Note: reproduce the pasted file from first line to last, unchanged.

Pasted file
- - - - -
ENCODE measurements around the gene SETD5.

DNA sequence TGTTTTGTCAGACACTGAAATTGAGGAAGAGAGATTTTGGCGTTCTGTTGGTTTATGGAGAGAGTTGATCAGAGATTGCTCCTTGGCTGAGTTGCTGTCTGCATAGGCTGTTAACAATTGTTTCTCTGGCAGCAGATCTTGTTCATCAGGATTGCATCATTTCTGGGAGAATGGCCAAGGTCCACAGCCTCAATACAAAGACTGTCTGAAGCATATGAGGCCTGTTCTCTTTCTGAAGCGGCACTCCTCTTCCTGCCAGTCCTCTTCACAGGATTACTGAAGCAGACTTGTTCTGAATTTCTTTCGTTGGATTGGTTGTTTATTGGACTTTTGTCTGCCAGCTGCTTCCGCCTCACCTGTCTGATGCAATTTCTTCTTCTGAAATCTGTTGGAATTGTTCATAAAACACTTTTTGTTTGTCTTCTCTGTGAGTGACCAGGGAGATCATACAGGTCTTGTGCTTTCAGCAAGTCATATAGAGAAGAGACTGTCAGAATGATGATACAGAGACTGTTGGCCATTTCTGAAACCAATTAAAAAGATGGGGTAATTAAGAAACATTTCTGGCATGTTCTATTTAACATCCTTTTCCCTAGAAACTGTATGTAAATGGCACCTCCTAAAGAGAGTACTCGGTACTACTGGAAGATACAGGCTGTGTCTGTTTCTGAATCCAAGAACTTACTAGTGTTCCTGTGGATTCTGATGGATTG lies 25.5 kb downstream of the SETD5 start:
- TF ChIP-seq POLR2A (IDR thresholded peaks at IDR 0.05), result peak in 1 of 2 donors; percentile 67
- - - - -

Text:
ENCODE measurements around the gene SETD5.

DNA sequence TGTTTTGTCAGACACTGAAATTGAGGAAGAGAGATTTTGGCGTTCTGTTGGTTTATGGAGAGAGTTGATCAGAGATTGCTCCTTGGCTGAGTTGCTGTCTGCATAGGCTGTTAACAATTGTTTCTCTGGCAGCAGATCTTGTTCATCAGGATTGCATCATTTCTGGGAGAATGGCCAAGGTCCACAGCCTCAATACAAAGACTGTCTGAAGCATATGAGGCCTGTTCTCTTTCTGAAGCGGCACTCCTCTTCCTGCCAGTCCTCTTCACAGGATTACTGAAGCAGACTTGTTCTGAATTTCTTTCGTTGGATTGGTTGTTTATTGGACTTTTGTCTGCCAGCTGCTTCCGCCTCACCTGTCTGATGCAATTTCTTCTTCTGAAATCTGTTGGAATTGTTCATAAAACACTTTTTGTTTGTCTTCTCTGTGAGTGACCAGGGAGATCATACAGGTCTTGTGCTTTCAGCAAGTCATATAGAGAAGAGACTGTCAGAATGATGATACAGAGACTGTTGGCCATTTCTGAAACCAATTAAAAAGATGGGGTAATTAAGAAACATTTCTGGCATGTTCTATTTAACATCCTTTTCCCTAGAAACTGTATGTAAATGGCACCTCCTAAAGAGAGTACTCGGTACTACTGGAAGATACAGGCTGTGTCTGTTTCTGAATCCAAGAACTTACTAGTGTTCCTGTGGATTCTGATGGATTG lies 25.5 kb downstream of the SETD5 start:
- TF ChIP-seq POLR2A (IDR thresholded peaks at IDR 0.05), result peak in 1 of 2 donors; percentile 67